19 October 2008
The Nigerian newspaper “The Punch” has been carrying a quite strange and intriguing story over the last few days regarding an apparently huge landslide in the Awgu area (i.e. at about 6.0046N, 7.4024E). The key points of the story (from the Punch) are:
“Residents of Ugwueme, Umuhu, Ugulesi Awgu and Ezinese Mgbidi communities in Awgu Local Government Area, Enugu State could not believe their eyes when they visited their farmland in the morning. Expansive farmlands measuring more than 20 square kilometres had been destroyed by a tremor. On account of the incident which was later explained as a landslide, there were huge cracks and depressions on the land as if a straying ballistic missile had exploded there. Some trees sank in the depression while others were completely uprooted.”
The traditional Prime Minister of Awgu, Chief Stephen Onuorah, who visited the scene on the second day of the incident, said he felt a massive shaking and reverberations under his feet. He said he heard a noise that sounded like the roaring of a bulldozer. Surmising that it was an earthquake, he contacted the Chairman of Awgu Local Government Area, Chief Uche Anioke, who later led some officials to the site. Amazed at the level of devastation, the council boss contacted experts from the Federal Ministry of Mines and Steel Development, but the confusion over the incident was dispelled by the team of experts from the National Geo-hazards Monitoring Centre led by the director of the agency, Mr. Alex Nwegbu, and Prof Cornelius Nwajide, a lecturer at the University of Nigeria, Nsukka and consultant to Shell Petroleum Development Corporation.
The team which also included geologists, geophysicists and seismists, visited the farmland on Tuesday. They described the incident as a landslide which occurred on account of massive rainfall which “peculated into the land to an impermeable layer and caused land cracks”. Nwegbu in his preliminary report traced the remote cause of the incident to the geographical positioning of Awgu which was sitting on a ridge belt called clay star. The belt runs from Idah in Kogi State through Awgu to Arochukwu community in Cross River State, all of which are prone to geo-hazards.
The Chairman of the House Committee on Petroleum Resources and Environmental Management, Chris Ugwu, in a report sent to the state assembly, described the incident as an unusual disaster…Ugwu said that his committee, which visited the area, observed that large portions of land were compressed into crooked ridges and valleys.”
This is intriguing because the area affected appears to be very large (>20 square kilometres) and the level of destruction appears to be high, even though the landslide has not been catastrophic in terms of movement. The terrain is question is not particularly steep or rugged, and this is not an area with notable seismicity. I would be very interested to hear more about this slide. I wonder whether this earlier report, although possibly covering a different area, might provide an indication of the root cause of the issue?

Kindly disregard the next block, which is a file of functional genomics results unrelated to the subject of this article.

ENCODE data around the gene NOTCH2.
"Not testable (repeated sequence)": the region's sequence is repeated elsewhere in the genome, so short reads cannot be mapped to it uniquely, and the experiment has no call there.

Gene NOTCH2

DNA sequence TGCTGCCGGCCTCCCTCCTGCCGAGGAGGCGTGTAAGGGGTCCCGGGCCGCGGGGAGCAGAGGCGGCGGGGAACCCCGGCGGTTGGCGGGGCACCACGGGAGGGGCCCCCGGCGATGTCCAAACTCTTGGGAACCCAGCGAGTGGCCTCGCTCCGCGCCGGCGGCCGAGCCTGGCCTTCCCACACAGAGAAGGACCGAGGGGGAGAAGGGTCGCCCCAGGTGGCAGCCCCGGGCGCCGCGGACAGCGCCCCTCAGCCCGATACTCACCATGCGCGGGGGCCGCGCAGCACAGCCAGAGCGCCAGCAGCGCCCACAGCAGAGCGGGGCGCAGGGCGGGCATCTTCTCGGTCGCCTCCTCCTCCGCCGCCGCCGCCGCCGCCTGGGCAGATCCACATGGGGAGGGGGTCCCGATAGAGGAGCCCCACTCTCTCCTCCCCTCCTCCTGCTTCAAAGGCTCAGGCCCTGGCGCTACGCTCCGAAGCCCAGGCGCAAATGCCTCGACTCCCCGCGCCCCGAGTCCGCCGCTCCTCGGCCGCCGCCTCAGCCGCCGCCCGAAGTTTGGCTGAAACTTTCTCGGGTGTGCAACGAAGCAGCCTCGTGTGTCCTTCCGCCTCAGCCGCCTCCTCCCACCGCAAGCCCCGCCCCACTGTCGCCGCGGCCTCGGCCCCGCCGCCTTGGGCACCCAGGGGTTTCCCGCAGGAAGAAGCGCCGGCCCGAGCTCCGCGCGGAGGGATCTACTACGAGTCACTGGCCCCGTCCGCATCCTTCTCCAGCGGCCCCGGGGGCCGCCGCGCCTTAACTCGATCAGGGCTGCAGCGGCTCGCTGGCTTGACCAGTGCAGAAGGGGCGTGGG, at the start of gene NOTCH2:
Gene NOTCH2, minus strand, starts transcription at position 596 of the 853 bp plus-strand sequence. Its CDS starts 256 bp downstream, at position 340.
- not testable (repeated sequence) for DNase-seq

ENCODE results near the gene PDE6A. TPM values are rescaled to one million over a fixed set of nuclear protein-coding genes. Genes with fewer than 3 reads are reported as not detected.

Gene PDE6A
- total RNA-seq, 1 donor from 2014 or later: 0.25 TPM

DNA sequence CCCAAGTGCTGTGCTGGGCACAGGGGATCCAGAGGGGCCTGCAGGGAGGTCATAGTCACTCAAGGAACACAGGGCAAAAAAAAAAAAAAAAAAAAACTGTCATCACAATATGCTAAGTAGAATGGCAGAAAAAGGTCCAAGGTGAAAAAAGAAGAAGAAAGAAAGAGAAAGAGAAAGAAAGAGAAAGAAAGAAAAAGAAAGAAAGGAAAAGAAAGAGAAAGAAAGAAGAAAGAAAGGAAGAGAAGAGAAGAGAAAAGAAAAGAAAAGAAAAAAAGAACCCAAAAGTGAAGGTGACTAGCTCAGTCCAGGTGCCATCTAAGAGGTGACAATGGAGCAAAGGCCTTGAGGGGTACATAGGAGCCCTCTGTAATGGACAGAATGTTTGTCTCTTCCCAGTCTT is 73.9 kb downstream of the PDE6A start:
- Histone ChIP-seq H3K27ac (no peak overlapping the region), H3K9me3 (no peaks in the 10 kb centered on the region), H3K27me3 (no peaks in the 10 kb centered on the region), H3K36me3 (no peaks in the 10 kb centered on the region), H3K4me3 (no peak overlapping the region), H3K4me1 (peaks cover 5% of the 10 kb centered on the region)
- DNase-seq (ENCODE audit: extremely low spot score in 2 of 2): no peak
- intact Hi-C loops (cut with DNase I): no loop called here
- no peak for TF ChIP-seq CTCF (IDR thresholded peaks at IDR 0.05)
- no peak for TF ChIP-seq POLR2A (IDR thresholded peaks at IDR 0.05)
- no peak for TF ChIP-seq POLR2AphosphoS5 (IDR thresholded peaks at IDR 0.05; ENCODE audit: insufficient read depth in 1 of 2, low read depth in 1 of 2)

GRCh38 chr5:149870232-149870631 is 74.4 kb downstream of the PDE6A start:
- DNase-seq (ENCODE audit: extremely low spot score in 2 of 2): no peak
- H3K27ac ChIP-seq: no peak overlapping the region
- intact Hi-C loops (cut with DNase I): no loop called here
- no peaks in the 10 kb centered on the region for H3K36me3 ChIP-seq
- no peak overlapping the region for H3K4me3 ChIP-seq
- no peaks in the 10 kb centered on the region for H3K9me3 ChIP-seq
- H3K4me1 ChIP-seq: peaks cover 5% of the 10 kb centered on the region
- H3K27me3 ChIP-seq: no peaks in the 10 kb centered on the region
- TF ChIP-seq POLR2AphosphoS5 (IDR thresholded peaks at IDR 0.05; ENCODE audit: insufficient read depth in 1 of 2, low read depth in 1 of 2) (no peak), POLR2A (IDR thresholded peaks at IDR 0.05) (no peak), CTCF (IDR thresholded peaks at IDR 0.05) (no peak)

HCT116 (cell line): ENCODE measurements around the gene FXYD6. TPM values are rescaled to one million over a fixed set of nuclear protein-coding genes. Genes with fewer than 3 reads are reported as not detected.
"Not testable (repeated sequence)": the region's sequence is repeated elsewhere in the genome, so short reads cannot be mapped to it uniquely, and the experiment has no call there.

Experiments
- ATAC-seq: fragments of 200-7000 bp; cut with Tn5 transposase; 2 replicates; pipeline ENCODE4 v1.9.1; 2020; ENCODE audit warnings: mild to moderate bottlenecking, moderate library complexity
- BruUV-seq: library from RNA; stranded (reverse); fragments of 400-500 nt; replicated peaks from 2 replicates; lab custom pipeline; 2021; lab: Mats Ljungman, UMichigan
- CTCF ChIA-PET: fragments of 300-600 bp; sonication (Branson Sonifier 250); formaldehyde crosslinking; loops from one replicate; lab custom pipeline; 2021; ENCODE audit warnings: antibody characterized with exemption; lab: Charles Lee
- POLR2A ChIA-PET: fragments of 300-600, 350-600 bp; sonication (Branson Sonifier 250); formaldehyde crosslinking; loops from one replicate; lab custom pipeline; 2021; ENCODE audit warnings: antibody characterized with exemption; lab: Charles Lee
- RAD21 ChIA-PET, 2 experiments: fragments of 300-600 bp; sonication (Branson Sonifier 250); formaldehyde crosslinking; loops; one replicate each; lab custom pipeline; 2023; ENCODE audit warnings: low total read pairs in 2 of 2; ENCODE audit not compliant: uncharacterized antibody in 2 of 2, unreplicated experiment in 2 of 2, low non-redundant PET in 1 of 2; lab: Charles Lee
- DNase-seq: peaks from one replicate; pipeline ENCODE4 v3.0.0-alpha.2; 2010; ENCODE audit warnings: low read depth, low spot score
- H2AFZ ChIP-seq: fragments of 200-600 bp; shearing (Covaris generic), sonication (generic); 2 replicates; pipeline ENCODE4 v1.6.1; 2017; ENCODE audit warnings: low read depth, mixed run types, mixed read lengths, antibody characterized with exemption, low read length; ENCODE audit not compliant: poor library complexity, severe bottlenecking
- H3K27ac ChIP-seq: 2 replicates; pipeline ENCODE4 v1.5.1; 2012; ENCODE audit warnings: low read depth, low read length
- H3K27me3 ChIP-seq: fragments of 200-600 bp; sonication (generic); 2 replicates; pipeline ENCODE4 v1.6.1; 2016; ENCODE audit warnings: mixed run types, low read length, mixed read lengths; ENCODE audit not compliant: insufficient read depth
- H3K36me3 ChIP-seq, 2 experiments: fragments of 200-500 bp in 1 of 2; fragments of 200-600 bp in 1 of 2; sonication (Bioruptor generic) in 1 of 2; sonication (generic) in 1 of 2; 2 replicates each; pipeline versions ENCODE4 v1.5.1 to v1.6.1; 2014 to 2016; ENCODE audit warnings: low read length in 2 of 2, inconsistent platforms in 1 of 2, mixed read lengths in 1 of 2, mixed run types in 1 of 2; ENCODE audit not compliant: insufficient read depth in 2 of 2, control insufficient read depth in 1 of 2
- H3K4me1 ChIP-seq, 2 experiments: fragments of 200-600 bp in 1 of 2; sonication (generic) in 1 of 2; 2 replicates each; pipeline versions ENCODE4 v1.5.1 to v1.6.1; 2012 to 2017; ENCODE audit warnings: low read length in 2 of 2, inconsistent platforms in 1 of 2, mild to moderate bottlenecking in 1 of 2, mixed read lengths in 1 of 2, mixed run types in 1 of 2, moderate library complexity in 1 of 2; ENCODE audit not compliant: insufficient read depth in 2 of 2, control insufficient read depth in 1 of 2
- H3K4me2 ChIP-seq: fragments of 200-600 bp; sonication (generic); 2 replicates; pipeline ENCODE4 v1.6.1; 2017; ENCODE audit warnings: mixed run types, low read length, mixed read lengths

Although Nanka has bared the brunt of the erosion-based devastations, it has however not been relegated only to Nanka. Other towns have been faced with their unfortunate share of these hellish gullies. Enugu Ukwu is another town ravished by gully erosion. According to a 1993 State report on the state of gully erosions in Anambra, “the number of gullies presently pervading and ravaging the lands of Enugu Ukwu defies solution”. The story of the gullies in Enugu Ukwu begins with the Etti-Umuatulu-Osili Enugu Ukwu gully networks which starts from Etti Awobu village and gallops down a slope stretching down into Umuatulu Awobu where it splits into two branches; to run into Obuagu Osili where it converges to a point where the gully depth stands at about 80meters. The gully network within the Urukpaleke and Akama Osili areas originate which is reported to have been aggravated by a flood from a faulty drainage line constructed along Enugu-Onitsha road. The same gully stretches to another Akama Osili village and joins Urukpaleke gully. According to Inter Press Service New Agency who was one of the many New Agencies that reported on the incident, “the inhabitants of Umuchiana, one of the villages that make up Ekwulobia community in Anambra state, were woken up at night by a noise only to find some houses at the edge of the village giving way to landslide. They deserted their homes, taking refuge in nearby forest and villages. By the time they returned to their village the following morning, several houses, a church and some roads were washed away. Their farmlands, palm and cashew trees were not spared either. Though nobody died in the incident, more than 250 families (made up of more than 1,500 persons) were displaced.